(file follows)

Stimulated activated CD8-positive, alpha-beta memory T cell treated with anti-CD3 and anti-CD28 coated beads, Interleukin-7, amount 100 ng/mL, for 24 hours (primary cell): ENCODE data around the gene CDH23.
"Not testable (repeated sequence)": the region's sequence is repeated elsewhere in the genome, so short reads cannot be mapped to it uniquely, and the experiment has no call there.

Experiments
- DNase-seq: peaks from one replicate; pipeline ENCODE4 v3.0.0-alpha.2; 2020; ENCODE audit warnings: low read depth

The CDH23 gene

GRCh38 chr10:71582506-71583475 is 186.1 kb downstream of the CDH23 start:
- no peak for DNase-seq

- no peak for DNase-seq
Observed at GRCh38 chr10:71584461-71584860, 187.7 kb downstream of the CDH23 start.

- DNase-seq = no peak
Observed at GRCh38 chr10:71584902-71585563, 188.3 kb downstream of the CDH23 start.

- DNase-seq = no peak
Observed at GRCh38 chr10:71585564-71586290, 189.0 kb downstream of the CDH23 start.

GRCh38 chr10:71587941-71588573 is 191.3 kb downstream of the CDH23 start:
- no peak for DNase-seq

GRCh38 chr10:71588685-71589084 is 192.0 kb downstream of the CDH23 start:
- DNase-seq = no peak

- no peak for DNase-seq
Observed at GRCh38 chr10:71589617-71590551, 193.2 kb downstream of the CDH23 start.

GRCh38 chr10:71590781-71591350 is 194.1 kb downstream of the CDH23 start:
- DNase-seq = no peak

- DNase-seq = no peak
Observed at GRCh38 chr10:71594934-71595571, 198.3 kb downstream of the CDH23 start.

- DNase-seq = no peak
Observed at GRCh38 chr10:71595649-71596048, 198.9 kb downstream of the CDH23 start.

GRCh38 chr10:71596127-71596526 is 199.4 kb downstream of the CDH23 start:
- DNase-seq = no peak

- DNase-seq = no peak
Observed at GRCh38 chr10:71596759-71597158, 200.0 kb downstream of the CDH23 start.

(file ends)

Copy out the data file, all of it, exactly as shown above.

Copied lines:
Stimulated activated CD8-positive, alpha-beta memory T cell treated with anti-CD3 and anti-CD28 coated beads, Interleukin-7, amount 100 ng/mL, for 24 hours (primary cell): ENCODE data around the gene CDH23.
"Not testable (repeated sequence)": the region's sequence is repeated elsewhere in the genome, so short reads cannot be mapped to it uniquely, and the experiment has no call there.

Experiments
- DNase-seq: peaks from one replicate; pipeline ENCODE4 v3.0.0-alpha.2; 2020; ENCODE audit warnings: low read depth

The CDH23 gene

GRCh38 chr10:71582506-71583475 is 186.1 kb downstream of the CDH23 start:
- no peak for DNase-seq

- no peak for DNase-seq
Observed at GRCh38 chr10:71584461-71584860, 187.7 kb downstream of the CDH23 start.

- DNase-seq = no peak
Observed at GRCh38 chr10:71584902-71585563, 188.3 kb downstream of the CDH23 start.

- DNase-seq = no peak
Observed at GRCh38 chr10:71585564-71586290, 189.0 kb downstream of the CDH23 start.

GRCh38 chr10:71587941-71588573 is 191.3 kb downstream of the CDH23 start:
- no peak for DNase-seq

GRCh38 chr10:71588685-71589084 is 192.0 kb downstream of the CDH23 start:
- DNase-seq = no peak

- no peak for DNase-seq
Observed at GRCh38 chr10:71589617-71590551, 193.2 kb downstream of the CDH23 start.

GRCh38 chr10:71590781-71591350 is 194.1 kb downstream of the CDH23 start:
- DNase-seq = no peak

- DNase-seq = no peak
Observed at GRCh38 chr10:71594934-71595571, 198.3 kb downstream of the CDH23 start.

- DNase-seq = no peak
Observed at GRCh38 chr10:71595649-71596048, 198.9 kb downstream of the CDH23 start.

GRCh38 chr10:71596127-71596526 is 199.4 kb downstream of the CDH23 start:
- DNase-seq = no peak

- DNase-seq = no peak
Observed at GRCh38 chr10:71596759-71597158, 200.0 kb downstream of the CDH23 start.